The movement was initiated in 1915 by European and American artists and writers. In 1916, during the First World War, an international artistic group was formed in Zurich (Switzerland), including Tristan Tzara, Marcel Janco, Hugo Ball, Richard Huelsenbeck, Hans Arp and others. Cabaret Voltaire became the group’s first headquarters. It was there that the word ‘dada’ was coined for the first time, which was later adopted to denote the entire movement.

Dadaism was a spontaneous protest against the reality: against bloody war, hypocrisy of bourgeois systems, an empty phraseology and a commercialization of art. Its main feature was an anti-racialist and anti-aesthetic attitude and a strong negation of the existing forms of social life and culture resulting from the feeling of the collapse of civilization. In the fight against this cruel world, the Dadaists put forward slogans of an anarchy, a total negation and a drastic mockery. In their actions, an extreme individualism, unbridled fantasy and ingenuity emerged. The hoax, an arranged ‘accident’, provocations and the desire to cause a scandal were to directly affect the viewer and to force them to act.

Grand opening of the first Dada exhibition: International Dada Fair, Berlin, 5 June 1920. The central figure hanging from the ceiling was an effigy of a German officer with a pig’s head. From left to right: Raoul Hausmann, Hannah Höch (sitting), Otto Burchard, Johannes Baader, Wieland Herzfelde, Margarete Herzfelde, Dr. Oz (Otto Schmalhausen), George Grosz and John Heartfield. Anonymous author (1920). Public domain. Photo and caption source: “Dada” (2021). Wikipedia. The Free Encyclopedia.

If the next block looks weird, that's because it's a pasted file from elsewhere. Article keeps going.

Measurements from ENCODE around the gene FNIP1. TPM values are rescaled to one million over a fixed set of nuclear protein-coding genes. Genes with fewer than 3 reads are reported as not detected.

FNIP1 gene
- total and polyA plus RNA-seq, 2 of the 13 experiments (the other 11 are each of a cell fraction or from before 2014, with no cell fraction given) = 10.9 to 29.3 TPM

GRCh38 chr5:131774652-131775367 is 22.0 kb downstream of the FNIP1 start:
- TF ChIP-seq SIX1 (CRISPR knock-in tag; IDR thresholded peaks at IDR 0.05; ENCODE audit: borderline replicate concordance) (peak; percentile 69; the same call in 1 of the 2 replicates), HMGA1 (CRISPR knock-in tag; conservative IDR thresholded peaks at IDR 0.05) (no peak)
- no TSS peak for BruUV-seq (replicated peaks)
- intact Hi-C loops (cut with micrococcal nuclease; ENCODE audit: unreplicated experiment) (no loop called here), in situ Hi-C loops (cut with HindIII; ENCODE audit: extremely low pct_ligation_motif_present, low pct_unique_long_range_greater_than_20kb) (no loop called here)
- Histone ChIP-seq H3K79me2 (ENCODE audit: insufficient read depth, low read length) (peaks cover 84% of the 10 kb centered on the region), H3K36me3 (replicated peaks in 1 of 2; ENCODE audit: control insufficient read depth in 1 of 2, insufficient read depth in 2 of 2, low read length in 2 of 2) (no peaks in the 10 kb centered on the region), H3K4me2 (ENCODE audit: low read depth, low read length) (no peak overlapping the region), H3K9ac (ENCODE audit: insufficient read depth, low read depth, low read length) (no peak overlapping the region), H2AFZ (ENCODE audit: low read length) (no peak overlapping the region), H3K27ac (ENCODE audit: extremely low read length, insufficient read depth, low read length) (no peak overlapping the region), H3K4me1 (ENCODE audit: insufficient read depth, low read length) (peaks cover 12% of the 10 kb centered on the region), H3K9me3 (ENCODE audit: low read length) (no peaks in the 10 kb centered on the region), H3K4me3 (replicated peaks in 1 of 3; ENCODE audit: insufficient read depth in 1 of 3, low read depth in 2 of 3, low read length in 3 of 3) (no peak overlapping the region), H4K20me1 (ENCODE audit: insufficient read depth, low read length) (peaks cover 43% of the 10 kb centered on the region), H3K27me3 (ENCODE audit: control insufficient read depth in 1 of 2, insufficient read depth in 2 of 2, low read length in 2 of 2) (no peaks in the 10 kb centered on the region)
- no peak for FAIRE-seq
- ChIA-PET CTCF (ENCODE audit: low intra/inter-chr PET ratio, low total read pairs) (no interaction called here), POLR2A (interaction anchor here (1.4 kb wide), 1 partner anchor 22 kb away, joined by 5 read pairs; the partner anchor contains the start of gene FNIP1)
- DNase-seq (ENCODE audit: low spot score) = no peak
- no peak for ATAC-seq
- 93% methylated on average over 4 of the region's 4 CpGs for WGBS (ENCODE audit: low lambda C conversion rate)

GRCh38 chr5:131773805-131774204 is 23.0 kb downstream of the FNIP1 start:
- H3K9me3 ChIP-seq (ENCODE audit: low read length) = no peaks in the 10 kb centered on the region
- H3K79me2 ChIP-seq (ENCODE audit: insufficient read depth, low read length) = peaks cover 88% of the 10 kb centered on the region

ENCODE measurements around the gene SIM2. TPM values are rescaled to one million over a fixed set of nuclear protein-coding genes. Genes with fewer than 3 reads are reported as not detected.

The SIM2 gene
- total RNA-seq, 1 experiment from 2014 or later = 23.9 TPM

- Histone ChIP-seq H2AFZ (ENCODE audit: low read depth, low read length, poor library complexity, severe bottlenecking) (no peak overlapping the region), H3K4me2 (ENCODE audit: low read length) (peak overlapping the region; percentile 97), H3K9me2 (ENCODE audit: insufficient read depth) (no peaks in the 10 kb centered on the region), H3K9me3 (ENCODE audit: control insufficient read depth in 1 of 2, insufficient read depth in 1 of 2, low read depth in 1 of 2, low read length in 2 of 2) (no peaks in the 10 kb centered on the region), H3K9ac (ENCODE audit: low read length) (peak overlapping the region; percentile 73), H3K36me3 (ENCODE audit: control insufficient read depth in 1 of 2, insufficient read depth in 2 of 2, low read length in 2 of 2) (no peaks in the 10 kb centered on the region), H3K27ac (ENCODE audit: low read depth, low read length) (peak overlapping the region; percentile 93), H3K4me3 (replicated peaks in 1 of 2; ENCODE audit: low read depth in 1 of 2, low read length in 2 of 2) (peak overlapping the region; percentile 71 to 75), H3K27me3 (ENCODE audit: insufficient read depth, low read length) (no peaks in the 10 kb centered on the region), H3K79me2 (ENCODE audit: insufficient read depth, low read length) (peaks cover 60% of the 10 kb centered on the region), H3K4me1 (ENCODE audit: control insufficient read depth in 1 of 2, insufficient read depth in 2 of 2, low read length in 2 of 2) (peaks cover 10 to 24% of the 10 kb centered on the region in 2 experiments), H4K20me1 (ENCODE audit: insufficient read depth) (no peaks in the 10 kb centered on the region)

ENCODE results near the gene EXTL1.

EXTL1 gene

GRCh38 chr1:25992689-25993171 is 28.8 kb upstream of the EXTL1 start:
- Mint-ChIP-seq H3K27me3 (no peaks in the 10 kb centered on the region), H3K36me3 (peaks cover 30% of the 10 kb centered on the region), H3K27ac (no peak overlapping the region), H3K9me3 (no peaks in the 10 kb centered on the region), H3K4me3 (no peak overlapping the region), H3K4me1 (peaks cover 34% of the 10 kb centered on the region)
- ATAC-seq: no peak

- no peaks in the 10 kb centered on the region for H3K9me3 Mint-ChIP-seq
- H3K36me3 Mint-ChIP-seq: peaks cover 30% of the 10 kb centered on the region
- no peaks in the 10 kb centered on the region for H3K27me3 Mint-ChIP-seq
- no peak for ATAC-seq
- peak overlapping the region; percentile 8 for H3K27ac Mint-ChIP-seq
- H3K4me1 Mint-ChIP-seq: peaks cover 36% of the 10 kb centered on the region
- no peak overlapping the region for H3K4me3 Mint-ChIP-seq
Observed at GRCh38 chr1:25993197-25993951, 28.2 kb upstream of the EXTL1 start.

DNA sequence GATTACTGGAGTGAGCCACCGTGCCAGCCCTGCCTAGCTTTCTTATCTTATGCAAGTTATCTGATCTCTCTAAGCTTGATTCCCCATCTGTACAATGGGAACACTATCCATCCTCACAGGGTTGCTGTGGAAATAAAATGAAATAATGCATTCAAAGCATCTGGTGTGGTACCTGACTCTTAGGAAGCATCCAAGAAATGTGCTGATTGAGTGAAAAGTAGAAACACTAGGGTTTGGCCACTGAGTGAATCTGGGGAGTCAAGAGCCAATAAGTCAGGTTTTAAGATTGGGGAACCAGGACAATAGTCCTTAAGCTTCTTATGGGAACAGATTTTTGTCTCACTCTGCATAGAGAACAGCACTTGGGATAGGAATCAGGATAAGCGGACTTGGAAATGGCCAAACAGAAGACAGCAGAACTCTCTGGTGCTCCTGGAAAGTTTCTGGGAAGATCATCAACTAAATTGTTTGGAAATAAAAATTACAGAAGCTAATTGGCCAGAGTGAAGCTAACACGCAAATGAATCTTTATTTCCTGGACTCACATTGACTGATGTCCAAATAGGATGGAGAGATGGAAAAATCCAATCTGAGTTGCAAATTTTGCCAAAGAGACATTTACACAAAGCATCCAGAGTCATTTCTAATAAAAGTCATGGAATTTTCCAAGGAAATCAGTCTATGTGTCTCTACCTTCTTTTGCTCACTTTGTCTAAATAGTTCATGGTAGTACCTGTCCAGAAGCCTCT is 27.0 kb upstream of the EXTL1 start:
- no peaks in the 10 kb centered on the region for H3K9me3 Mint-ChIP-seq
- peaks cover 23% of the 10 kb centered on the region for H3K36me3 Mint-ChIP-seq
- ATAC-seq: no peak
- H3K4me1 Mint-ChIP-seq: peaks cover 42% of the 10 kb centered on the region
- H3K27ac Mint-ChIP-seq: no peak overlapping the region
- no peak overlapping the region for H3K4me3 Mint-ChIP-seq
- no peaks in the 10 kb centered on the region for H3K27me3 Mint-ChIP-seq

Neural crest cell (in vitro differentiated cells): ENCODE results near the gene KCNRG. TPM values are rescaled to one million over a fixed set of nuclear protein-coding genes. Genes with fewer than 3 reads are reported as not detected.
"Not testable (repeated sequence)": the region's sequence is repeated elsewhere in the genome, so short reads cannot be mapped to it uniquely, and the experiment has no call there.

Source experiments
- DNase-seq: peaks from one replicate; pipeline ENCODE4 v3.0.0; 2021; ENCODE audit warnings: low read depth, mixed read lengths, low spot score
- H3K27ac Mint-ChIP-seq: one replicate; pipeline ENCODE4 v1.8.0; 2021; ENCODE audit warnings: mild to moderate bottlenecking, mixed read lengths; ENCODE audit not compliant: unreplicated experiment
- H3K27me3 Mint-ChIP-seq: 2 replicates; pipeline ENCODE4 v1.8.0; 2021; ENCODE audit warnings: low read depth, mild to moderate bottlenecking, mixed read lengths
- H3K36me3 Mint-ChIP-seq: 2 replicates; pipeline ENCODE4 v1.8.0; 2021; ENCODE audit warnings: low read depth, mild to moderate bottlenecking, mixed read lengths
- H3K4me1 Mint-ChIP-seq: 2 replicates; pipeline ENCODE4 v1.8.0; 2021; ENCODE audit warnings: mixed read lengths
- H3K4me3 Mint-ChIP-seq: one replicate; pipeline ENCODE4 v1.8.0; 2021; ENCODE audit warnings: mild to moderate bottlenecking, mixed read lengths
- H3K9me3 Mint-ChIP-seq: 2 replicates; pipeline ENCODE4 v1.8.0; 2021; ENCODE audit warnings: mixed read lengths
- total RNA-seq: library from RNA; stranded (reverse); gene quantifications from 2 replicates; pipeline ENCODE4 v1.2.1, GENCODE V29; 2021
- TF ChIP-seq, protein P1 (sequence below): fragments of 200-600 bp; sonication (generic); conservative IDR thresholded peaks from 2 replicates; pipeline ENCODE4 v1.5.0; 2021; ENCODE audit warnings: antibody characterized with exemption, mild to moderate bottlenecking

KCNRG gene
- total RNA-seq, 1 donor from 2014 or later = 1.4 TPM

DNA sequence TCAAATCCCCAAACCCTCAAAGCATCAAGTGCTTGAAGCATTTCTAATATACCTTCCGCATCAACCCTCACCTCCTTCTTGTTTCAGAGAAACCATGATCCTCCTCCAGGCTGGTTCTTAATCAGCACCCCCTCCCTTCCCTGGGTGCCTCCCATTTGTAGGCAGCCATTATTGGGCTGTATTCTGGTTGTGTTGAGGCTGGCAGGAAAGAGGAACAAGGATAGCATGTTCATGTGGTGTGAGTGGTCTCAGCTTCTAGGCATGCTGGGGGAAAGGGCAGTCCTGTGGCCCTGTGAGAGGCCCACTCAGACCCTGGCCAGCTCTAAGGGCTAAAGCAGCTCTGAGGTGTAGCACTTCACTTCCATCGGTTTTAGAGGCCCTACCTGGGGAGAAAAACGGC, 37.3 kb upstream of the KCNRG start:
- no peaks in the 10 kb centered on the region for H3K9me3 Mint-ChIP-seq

The Swiss group of Dadaists developed a lively and multidirectional activity. From 1917, art exhibitions, lectures and Dada evenings were organized. In 1917, two issues of the Dada periodical were also published, and in 1919, Der Zeltweg was printed. In 1918, Francis Picabia came to Europe; he largely contributed to the bonding of individual Dadaist groups. In Berlin, where some symptoms of Dadaism appeared as early as in 1916, the Dadaists were directly involved in political struggle, which was favoured by the atmosphere of the revolution. The Dada club was established there, together with many ephemeral magazines and other publications, such as Der blutige Ernst, Hedermann sein eigner Fussball. Additionally, the Almanach Dada (1920) was published and exhibitions were organized, among which there was the First International Dada Fair (1920). Johannes Baader, Richard Huelsenbeck, Jhon Heartfield, George Grosz, Hannah Höch, Raoul Hausmann, Hand Richter and Rudolf Schlichter were active there.